It’s been almost literally forever, but I’ve got another sign language lesson for you today! And it only took 365 days! This lesson is all about how to ask questions in ASL.
When you’re first learning sign language, using questions can be kind of awkward. First, they nearly always appear at the end of a sentence, which is weird to English speakers.
Example: “Where did you eat last night?”
In ASL, you would sign: “Last night, you eat where?” (Or something similar)
So it can be kind of strange using them. But once you get the hang of it, you’ll be signing questions all over the place! Read on to learn more about how to ask questions in sign language!
How to Ask Questions in Sign Language
This video includes a lesson in how to sign these common question words:
- What’s up
I also talk a little about how these question words are used. For example, “What’s up?” in sign language is often used as an informal greeting, just as it is in English. (“Hey! What’s up?) But it’s also used to ask for more information or for an explanation of a concept.
So you might see a sentence signed like this: “That book, what’s up?” – which means “What is that book about?” Or you might see this: “Before happen, what’s up?” – which means “Tell me about what happened earlier.” In English, “What’s up” is still considered slang, but it’s perfectly proper grammar in ASL!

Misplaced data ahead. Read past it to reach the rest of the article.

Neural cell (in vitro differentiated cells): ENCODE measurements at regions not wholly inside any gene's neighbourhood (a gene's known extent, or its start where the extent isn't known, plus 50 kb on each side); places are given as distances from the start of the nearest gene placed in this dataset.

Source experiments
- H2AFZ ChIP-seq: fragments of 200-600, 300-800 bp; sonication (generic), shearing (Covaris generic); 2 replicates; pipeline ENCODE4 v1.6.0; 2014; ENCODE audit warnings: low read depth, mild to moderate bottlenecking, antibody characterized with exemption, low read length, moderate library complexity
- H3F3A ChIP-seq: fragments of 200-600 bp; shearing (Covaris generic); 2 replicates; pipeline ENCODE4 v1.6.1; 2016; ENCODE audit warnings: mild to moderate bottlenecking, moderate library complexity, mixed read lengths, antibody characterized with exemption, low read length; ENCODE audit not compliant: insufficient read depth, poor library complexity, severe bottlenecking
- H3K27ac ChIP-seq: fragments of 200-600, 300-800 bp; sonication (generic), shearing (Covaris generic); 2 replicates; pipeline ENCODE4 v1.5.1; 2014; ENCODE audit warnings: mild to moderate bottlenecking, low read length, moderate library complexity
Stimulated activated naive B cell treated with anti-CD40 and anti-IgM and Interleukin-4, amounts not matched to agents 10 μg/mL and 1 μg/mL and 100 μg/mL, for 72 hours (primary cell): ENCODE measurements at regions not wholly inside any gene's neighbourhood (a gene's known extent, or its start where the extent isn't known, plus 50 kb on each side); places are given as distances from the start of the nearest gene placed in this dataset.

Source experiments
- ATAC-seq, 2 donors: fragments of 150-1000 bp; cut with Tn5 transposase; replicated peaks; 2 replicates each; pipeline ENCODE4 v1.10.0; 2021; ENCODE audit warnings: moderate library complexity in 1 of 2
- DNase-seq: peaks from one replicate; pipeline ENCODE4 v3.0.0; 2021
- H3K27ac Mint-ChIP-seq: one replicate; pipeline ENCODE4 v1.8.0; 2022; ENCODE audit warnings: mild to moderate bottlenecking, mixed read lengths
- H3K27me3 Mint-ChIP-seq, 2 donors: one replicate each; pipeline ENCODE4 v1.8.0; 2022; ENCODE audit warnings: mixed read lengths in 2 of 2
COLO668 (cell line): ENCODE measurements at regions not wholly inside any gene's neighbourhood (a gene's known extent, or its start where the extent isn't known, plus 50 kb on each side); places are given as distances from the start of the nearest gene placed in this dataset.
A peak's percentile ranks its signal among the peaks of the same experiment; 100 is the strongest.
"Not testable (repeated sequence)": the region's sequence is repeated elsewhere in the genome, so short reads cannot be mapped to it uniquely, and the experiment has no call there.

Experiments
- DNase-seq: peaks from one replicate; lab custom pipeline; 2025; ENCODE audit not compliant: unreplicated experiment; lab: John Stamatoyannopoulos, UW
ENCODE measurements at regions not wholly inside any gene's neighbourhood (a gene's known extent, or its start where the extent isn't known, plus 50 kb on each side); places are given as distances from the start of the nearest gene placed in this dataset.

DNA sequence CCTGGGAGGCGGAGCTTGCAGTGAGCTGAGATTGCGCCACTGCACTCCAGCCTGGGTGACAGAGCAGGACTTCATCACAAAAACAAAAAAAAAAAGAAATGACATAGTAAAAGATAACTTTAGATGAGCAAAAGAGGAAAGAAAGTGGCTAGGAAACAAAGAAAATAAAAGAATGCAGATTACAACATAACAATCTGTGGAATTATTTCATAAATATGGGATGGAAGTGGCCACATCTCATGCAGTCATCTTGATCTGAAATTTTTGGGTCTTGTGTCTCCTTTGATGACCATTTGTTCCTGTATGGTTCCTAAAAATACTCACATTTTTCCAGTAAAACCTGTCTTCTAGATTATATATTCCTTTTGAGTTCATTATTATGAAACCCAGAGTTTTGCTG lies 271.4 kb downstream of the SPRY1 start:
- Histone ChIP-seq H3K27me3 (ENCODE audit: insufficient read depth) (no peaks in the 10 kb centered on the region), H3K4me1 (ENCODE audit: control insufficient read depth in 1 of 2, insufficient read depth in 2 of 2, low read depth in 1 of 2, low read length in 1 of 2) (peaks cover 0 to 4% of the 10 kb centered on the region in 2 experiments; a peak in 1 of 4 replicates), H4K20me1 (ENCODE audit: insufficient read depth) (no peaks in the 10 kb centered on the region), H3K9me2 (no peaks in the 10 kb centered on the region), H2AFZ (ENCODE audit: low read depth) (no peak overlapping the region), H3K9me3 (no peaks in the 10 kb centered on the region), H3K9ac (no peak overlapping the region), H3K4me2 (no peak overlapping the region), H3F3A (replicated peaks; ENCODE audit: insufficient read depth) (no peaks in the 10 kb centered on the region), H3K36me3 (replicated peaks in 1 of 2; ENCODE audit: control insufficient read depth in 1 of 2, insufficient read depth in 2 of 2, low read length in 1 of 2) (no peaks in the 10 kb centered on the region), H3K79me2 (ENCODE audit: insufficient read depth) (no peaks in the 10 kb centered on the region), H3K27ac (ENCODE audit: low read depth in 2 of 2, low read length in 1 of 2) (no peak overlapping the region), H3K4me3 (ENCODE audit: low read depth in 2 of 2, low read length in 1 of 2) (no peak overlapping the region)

Take a look at the video to see more about how to use question words in sign language!
Don’t miss these other sign language resources!
Learn more about how to use American Sign Language in your homeschool on my Pinterest board!
Johnny McCarron says
I’ll have to keep these basic things in mind as I’ve been thinking about learning sign language. Do you have any tips about becoming fluent in sign language? I really think it would make a difference to be able to communicate to those that can’t hear.
Selena Robinson says
Hi! My best advice is to just watch as many videos about signing as you can and try to connect with the deaf and hard-of-hearing in your area. You can learn sign language from a book (kind of), but until you get to learn about deaf people, you won’t really be fluent.